I have mentioned before that I don't have a 'compositional' bone in my body. I arrange things - not create them. Over about 15 years of dabbling with computer music, to my recollection, I have only made 1 original composition. Since this forum is 95% original works, I thought that I might give my "widow's mite".
This came about when my oldest daughter finished her course work to become a massage therapist. So I decided I would make an attempt at putting together some 'relaxation' music that she could use.
I had just gotten some vocal samples and thought that this would be a good medium to use. They had a selection of major and minor chords with the entire choir humming in harmony (not separate parts). So this would be in 'perfect' harmony, not in equal temperment - which, except for octaves, is "out of tune".
To make this piece for the forum, I decided to break up the vocal parts and double them (quietly) with GPO Lush Muted strings. (Afterall, posts are supposed to have some sort of Garritan library associated with them). Therefore, I needed to bring the 'inner parts' back into 'perfect' harmony (since the Soprano and Bass are octaves of each other). It turns out that the thirds are about 13 and 15 cents off, while the fifth is only about 2 cents off (I knew that the fifth was the closest interval in the equal temperment scale to being "in tune"). So I added the appropriate amount of pitch bend to each inner voice note to bring it into tune.
I'm not sure what happened, but it sounded terrible! I really didn't investigate it, but it sounded like the pitch bend range was an octave instead of 2 semi-tones. And, since I was using corrections on the order of 560 and 640 (out of 4096 per semi-tone - or so I thought), this should have made only a slight difference instead of what I think may have been around a semi-tone and a half. So I just used the equal temperment version. I don't think that most people would know the difference, anyway.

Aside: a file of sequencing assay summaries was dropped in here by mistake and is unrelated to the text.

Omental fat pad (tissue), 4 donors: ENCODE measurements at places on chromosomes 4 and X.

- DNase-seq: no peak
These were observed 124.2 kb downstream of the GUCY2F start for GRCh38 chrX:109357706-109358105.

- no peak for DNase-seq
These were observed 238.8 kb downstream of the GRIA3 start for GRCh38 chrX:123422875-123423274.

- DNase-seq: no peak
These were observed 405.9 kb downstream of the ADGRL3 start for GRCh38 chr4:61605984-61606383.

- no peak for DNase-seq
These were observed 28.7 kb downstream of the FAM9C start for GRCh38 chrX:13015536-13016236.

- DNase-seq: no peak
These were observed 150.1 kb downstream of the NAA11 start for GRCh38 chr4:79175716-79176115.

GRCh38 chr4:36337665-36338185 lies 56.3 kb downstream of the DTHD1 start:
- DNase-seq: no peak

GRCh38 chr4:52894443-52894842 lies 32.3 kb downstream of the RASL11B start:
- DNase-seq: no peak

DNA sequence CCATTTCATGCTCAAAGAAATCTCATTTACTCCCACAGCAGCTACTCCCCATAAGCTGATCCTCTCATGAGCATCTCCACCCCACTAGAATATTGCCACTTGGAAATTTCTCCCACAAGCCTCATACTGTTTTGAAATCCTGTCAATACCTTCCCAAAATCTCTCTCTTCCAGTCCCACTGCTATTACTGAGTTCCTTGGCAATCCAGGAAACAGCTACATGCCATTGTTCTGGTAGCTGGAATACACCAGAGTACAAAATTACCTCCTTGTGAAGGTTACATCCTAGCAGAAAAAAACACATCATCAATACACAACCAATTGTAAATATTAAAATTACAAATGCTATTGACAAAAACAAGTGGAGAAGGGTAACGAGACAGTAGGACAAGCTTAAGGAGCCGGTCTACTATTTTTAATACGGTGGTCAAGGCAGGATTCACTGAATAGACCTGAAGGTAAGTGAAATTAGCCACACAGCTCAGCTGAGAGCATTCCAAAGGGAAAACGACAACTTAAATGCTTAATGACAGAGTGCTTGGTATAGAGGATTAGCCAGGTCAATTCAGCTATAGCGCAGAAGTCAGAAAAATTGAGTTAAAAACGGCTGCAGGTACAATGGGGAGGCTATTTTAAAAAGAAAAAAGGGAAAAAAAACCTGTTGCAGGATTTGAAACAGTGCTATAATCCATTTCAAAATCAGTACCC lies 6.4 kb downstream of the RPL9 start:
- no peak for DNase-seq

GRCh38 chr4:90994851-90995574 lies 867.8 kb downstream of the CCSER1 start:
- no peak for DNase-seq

Here is a little more info about how I constructed the piece. It is 12:51 long. This corresponds to the length of time between 1/1/2000 and 12/21/2012 (at 12:21:12.21 - ha, ha), the end of the Mayan calendar. Each year (365 1/4 days) corresponds to 1 minute of music; hence, 12:51. Each chord change is about as long as one season. (Remember, this is meant as a relaxation tool, so the long 'metaphysical' nuances play into the whole scheme).
The name - Saturn-Enh: In my messing around with 3D sound presentation (like 5.1, 6.1 and 7.1, etc. - they are really 2D), I decided to do a bunch of tracks depicting the planets of the solar system circling the sun (the sun being the listener in the center of it all). I made a completely different set of sounds for each planet so that they could easily be distinguished from one another. With the surround panning in Sonar, I positioned each planet in its proper angular location on 1/1/2000, and programmed the correct angular velocity (as a track pan parameter) so that each planet would progress the actual distance around the sun for the period of time respresent by this piece (the same 1/1/2000 to 12/21/2012). Mercury was a combination of rhythmic patterns and made one revolution every minute (about). I used the piece posted below as the one for Saturn, since it is the slowest moving (takes the longest to circle the sun) of the planets visible to the naked eye (and ancient observers). "Enh" is for the fact that I "enhanced" the original version with the use of strings.
The first half is a simple downward, then upward chromatic scale. The first and last quarters of the piece are major chords, and the middle half is in minor. The first half and last 3 chords are close harmony and most of the last half is in open harmony. And, believe it or not, the last half IS a series of cadences (some are obscure).
The strings are just barely noticeable as the choir's hum is supposed to dominate. I reprogrammed the attack and decay of the choir to be 3.5 seconds, each. That is why the change in part notes seems to melt into one another and why there is such a seemingly long reverb (but it really isn't reverb). So at the change of notes, you can hear the strings a little more since their attack and decay are 'normal'.
Please don't get too bored with the first half. Remember - RELAXATION. It is intended to allow the tensions of the day to be supplanted by a VERY simple musical progression - no surprises or anything to 'catch' your attention; just to relax. Then, the last half (possibly) evokes a soothing response.
Maybe this is something that you can (should) play at the very end of your day (just before going to bed). (Maybe to judge it, you should play it while you are semi-conscious so that you won't be too harsh on me). After listening to this piece, you will understand why I don't do original pieces.
So, please, take it for what it was designed for and not as a "thunder and lightning" composition.
The choir sounds are from SpectraSonics' Symphony of Voices.